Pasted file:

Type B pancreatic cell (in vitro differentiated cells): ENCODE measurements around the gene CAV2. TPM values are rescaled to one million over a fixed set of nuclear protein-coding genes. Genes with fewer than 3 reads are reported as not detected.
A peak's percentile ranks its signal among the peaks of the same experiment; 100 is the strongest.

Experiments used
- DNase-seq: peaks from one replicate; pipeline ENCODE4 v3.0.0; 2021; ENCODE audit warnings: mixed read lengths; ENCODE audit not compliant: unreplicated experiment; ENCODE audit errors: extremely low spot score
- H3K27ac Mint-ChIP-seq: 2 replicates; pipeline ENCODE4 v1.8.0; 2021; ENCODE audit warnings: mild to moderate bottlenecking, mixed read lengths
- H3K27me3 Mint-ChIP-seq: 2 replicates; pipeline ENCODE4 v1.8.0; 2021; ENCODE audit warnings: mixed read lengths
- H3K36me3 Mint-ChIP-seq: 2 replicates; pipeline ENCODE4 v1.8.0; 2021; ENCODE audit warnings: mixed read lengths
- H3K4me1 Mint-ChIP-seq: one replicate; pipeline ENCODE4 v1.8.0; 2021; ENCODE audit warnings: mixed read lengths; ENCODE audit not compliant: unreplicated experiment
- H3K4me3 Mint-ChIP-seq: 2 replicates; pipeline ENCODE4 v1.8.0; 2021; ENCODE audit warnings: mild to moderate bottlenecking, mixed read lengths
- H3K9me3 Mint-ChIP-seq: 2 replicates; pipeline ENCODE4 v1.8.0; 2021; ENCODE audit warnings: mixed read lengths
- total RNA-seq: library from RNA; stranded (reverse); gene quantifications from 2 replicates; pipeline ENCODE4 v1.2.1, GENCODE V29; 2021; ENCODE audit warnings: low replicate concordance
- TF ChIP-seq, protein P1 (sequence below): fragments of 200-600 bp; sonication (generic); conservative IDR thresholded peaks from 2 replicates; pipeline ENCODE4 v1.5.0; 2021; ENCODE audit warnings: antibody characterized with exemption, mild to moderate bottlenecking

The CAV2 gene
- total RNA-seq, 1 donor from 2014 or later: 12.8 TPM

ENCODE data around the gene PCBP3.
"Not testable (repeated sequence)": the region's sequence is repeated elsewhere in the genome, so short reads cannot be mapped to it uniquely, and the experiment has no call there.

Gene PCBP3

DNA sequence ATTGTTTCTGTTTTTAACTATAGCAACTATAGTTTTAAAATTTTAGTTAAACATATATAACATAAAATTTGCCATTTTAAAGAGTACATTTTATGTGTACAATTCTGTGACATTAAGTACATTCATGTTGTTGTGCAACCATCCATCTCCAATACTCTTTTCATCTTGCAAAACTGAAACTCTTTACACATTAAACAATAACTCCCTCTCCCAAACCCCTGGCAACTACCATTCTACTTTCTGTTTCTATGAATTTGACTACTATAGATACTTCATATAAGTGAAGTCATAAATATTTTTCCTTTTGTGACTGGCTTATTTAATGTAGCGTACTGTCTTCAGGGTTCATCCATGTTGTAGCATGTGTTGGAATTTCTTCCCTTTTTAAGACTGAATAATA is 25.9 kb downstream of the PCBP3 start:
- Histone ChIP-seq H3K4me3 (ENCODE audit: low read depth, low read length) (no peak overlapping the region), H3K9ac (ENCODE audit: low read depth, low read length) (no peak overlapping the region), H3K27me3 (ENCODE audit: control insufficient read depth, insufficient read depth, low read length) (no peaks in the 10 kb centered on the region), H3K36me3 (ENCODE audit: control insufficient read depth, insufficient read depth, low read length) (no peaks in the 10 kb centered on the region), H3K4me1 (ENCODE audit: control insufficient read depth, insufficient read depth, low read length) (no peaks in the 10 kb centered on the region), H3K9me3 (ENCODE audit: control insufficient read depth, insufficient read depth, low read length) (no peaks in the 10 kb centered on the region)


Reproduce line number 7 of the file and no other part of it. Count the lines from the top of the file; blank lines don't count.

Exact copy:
- H3K36me3 Mint-ChIP-seq: 2 replicates; pipeline ENCODE4 v1.8.0; 2021; ENCODE audit warnings: mixed read lengths